BENGALURU (Reuters) - Indian stocks entered the second half of the year with gains of more than 1%, as investors bought into beaten-down financial shares, with sentiment supported by data that showed manufacturing activity contracted at a slower pace in June.
The NSE Nifty 50 index closed 1.24% higher at 10,430.05 on Wednesday, while the benchmark S&P BSE Sensex ended up 1.43% at 35,414.45, after recording their best quarter in 11 years.
Stocks of lenders were the biggest boost to the index, with the Nifty Bank Index, which has tumbled more than 30% so far this year, closing up 2.8% at a one-week high.
Top mortgage lender HDFC Ltd jumped 4.6% on its best day in a month, while private-sector lender Axis Bank Ltd led gains in percentage terms with a 6.5% rise.
A private survey showed that India's manufacturing activity contracted for a third straight month in June, but at a much shallower pace, suggesting the worst may be over for the pandemic-hit economy, at least for now.
Coronavirus cases in India, however, continued to rise rapidly, jumping by more than 18,000 to 585,493 as of Wednesday morning, including 17,400 deaths, according to federal health ministry data.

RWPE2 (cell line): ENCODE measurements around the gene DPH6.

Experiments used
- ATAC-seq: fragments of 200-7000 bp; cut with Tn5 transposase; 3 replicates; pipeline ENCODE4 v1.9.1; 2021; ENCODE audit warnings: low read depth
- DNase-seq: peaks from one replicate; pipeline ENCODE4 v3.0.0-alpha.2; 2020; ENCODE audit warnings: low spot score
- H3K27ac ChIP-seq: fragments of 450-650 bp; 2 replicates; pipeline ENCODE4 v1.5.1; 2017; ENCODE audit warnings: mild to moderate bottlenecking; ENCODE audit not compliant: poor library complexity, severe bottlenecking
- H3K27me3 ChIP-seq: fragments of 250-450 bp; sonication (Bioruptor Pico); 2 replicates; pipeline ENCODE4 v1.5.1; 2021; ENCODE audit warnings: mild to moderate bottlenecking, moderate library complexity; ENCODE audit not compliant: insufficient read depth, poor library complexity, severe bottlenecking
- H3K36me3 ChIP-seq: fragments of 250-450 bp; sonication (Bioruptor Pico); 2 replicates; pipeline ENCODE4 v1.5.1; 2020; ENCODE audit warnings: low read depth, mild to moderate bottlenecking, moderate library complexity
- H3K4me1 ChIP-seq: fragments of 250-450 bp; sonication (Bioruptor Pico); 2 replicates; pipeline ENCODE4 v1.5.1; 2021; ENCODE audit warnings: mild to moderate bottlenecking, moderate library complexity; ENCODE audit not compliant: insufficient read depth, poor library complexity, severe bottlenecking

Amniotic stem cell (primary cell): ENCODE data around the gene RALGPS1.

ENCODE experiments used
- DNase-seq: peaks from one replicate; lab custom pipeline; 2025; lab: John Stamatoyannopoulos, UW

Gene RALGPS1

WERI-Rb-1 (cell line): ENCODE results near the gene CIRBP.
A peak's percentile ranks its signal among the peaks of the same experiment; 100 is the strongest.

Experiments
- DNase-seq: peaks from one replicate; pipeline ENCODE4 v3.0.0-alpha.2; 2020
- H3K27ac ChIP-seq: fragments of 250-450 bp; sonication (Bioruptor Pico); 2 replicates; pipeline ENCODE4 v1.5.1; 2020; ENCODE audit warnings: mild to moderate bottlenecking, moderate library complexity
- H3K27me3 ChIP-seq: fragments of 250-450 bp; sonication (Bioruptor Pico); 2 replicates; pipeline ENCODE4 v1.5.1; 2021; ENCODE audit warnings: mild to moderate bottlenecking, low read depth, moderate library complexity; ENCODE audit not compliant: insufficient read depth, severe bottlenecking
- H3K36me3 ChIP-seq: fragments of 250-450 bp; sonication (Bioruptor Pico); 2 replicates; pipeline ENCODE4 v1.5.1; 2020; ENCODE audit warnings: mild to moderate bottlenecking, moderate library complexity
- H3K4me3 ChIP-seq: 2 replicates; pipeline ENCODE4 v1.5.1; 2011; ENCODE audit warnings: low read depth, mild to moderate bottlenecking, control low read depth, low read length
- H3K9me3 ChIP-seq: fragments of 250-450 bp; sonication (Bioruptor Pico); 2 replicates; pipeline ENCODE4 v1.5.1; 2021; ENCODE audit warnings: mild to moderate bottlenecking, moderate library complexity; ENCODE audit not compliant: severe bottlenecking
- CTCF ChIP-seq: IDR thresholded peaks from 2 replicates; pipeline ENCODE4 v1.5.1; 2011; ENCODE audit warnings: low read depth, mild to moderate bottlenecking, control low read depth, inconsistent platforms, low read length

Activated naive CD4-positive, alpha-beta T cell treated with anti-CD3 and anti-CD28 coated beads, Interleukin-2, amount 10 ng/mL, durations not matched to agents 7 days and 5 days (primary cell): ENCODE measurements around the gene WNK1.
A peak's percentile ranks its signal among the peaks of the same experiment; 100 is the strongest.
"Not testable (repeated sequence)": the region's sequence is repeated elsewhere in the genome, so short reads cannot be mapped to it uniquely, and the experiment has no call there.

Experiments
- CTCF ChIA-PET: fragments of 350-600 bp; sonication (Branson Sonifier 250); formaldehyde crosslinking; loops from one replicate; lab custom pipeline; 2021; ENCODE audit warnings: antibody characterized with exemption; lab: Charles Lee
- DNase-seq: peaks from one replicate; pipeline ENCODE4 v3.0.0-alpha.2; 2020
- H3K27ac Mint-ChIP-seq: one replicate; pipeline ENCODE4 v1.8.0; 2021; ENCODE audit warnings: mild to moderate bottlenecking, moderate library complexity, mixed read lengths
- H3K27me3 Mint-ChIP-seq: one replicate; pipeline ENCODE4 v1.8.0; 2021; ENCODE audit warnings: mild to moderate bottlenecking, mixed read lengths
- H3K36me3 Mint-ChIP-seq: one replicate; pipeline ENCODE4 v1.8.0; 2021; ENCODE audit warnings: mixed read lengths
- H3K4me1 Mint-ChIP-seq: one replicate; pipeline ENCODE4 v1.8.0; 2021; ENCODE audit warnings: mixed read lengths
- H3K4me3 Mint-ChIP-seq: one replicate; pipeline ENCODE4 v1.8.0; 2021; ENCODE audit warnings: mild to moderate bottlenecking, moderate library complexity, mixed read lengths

Prime Minister Narendra Modi on Tuesday warned citizens against flouting rules to prevent the spread of the virus, as he extended a scheme providing free food grains to 800 million Indians at a cost of around $12 billion.
The stock market has recovered sharply from multi-year lows hit in mid-March on virus fears, but the benchmark indexes are still down around 14% for the year, having already suffered earlier in the year from a weak economy.
Broader Asian stocks struggled for traction as better-than-expected Chinese factory activity could not soothe worries that a surge in coronavirus cases in the United States could hinder an economic recovery.
(Reporting by Chris Thomas in Bengaluru; Editing by Bernard Orr, Shailesh Kuber and Maju Samuel)